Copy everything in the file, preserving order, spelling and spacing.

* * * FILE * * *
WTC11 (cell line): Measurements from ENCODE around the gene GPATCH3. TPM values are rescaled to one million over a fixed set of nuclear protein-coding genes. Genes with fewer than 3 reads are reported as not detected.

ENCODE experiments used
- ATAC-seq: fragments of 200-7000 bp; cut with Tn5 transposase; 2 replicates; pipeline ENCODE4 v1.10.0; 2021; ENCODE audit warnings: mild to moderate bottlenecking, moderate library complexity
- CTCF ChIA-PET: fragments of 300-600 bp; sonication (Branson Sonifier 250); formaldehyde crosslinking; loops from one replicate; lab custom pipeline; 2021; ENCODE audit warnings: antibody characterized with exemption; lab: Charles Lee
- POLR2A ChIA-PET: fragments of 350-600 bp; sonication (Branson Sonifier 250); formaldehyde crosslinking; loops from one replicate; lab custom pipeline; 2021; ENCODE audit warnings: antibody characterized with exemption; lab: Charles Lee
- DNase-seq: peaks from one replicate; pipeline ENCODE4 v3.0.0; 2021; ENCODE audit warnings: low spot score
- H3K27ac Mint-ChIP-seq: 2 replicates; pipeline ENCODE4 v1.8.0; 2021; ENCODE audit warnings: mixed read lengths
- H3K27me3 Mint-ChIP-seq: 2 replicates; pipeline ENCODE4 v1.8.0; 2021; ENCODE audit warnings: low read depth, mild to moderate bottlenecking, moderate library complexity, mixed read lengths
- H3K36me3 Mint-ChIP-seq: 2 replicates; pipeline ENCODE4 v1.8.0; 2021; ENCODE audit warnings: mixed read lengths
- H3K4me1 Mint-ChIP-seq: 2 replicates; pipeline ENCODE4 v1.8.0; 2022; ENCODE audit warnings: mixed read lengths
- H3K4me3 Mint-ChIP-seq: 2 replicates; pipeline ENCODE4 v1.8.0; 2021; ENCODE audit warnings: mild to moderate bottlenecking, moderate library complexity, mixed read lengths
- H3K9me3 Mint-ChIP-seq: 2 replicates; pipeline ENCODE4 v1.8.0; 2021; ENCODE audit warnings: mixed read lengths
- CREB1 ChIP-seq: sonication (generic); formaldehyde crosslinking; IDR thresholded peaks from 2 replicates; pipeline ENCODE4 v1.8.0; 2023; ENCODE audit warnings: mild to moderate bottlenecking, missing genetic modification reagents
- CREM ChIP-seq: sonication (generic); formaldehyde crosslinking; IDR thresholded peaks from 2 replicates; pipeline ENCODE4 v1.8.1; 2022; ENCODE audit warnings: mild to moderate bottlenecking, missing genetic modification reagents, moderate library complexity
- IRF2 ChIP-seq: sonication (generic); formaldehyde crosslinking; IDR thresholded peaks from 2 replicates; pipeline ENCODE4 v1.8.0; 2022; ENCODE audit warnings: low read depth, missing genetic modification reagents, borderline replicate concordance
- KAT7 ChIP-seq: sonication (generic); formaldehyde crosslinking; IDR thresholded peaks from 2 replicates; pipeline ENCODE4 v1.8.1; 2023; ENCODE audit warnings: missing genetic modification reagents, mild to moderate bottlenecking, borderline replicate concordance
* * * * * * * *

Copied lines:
WTC11 (cell line): Measurements from ENCODE around the gene GPATCH3. TPM values are rescaled to one million over a fixed set of nuclear protein-coding genes. Genes with fewer than 3 reads are reported as not detected.

ENCODE experiments used
- ATAC-seq: fragments of 200-7000 bp; cut with Tn5 transposase; 2 replicates; pipeline ENCODE4 v1.10.0; 2021; ENCODE audit warnings: mild to moderate bottlenecking, moderate library complexity
- CTCF ChIA-PET: fragments of 300-600 bp; sonication (Branson Sonifier 250); formaldehyde crosslinking; loops from one replicate; lab custom pipeline; 2021; ENCODE audit warnings: antibody characterized with exemption; lab: Charles Lee
- POLR2A ChIA-PET: fragments of 350-600 bp; sonication (Branson Sonifier 250); formaldehyde crosslinking; loops from one replicate; lab custom pipeline; 2021; ENCODE audit warnings: antibody characterized with exemption; lab: Charles Lee
- DNase-seq: peaks from one replicate; pipeline ENCODE4 v3.0.0; 2021; ENCODE audit warnings: low spot score
- H3K27ac Mint-ChIP-seq: 2 replicates; pipeline ENCODE4 v1.8.0; 2021; ENCODE audit warnings: mixed read lengths
- H3K27me3 Mint-ChIP-seq: 2 replicates; pipeline ENCODE4 v1.8.0; 2021; ENCODE audit warnings: low read depth, mild to moderate bottlenecking, moderate library complexity, mixed read lengths
- H3K36me3 Mint-ChIP-seq: 2 replicates; pipeline ENCODE4 v1.8.0; 2021; ENCODE audit warnings: mixed read lengths
- H3K4me1 Mint-ChIP-seq: 2 replicates; pipeline ENCODE4 v1.8.0; 2022; ENCODE audit warnings: mixed read lengths
- H3K4me3 Mint-ChIP-seq: 2 replicates; pipeline ENCODE4 v1.8.0; 2021; ENCODE audit warnings: mild to moderate bottlenecking, moderate library complexity, mixed read lengths
- H3K9me3 Mint-ChIP-seq: 2 replicates; pipeline ENCODE4 v1.8.0; 2021; ENCODE audit warnings: mixed read lengths
- CREB1 ChIP-seq: sonication (generic); formaldehyde crosslinking; IDR thresholded peaks from 2 replicates; pipeline ENCODE4 v1.8.0; 2023; ENCODE audit warnings: mild to moderate bottlenecking, missing genetic modification reagents
- CREM ChIP-seq: sonication (generic); formaldehyde crosslinking; IDR thresholded peaks from 2 replicates; pipeline ENCODE4 v1.8.1; 2022; ENCODE audit warnings: mild to moderate bottlenecking, missing genetic modification reagents, moderate library complexity
- IRF2 ChIP-seq: sonication (generic); formaldehyde crosslinking; IDR thresholded peaks from 2 replicates; pipeline ENCODE4 v1.8.0; 2022; ENCODE audit warnings: low read depth, missing genetic modification reagents, borderline replicate concordance
- KAT7 ChIP-seq: sonication (generic); formaldehyde crosslinking; IDR thresholded peaks from 2 replicates; pipeline ENCODE4 v1.8.1; 2023; ENCODE audit warnings: missing genetic modification reagents, mild to moderate bottlenecking, borderline replicate concordance